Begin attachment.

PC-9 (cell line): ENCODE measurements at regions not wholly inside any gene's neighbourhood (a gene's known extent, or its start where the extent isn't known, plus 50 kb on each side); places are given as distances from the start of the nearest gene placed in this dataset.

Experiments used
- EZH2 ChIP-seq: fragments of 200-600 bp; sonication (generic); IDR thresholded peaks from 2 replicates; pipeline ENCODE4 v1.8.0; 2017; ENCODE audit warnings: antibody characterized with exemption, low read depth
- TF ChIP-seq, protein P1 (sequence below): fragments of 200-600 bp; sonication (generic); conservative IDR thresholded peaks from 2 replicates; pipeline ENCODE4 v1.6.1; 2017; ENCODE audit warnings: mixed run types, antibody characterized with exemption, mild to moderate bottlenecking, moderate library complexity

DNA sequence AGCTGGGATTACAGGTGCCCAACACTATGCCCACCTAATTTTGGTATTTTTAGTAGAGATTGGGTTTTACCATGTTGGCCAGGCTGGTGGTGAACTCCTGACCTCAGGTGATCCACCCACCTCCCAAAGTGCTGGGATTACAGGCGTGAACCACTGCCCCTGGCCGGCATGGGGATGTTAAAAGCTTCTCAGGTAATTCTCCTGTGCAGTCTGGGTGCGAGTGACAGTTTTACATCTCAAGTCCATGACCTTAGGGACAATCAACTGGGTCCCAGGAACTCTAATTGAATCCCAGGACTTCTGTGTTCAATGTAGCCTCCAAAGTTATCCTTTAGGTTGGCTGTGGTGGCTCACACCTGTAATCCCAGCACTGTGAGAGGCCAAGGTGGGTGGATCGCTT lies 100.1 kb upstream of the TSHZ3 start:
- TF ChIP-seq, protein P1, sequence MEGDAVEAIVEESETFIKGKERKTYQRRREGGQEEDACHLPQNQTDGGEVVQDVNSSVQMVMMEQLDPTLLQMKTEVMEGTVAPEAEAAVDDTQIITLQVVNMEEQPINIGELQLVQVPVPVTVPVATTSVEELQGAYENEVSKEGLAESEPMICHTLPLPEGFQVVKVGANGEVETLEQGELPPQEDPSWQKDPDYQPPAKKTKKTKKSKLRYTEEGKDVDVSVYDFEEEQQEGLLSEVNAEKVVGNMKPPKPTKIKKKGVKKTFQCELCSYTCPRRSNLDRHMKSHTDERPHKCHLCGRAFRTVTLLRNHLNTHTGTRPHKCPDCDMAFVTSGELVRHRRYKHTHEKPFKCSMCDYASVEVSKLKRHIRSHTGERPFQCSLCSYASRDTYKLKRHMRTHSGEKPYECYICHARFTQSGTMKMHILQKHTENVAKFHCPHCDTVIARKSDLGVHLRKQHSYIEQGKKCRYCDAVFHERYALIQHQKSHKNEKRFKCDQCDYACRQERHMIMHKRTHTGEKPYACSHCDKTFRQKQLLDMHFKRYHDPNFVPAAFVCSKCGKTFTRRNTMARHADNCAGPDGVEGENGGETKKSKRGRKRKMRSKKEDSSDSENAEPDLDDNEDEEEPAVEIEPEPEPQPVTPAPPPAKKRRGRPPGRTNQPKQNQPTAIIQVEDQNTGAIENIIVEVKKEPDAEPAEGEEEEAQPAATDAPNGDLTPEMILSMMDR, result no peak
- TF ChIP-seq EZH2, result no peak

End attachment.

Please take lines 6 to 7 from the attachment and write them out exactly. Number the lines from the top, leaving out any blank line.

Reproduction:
- TF ChIP-seq, protein P1, sequence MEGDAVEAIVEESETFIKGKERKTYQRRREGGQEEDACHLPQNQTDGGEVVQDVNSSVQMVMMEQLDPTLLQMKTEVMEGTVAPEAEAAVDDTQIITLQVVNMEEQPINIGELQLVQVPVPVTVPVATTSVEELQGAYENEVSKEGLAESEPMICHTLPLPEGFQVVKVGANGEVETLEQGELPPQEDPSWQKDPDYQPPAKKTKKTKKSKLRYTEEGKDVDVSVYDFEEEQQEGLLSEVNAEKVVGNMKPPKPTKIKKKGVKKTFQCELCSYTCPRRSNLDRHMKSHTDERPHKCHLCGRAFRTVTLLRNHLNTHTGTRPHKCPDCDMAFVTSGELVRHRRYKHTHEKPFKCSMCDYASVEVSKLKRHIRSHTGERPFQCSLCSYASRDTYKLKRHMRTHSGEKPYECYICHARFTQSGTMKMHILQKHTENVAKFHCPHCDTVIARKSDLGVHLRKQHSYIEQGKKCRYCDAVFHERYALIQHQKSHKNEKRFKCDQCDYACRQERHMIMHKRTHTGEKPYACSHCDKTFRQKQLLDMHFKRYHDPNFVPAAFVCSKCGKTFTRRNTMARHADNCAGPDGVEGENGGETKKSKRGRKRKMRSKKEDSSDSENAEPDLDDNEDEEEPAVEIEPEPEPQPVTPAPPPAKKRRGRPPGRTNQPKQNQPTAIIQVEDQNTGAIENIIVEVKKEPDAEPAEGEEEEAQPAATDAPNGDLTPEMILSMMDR, result no peak
- TF ChIP-seq EZH2, result no peak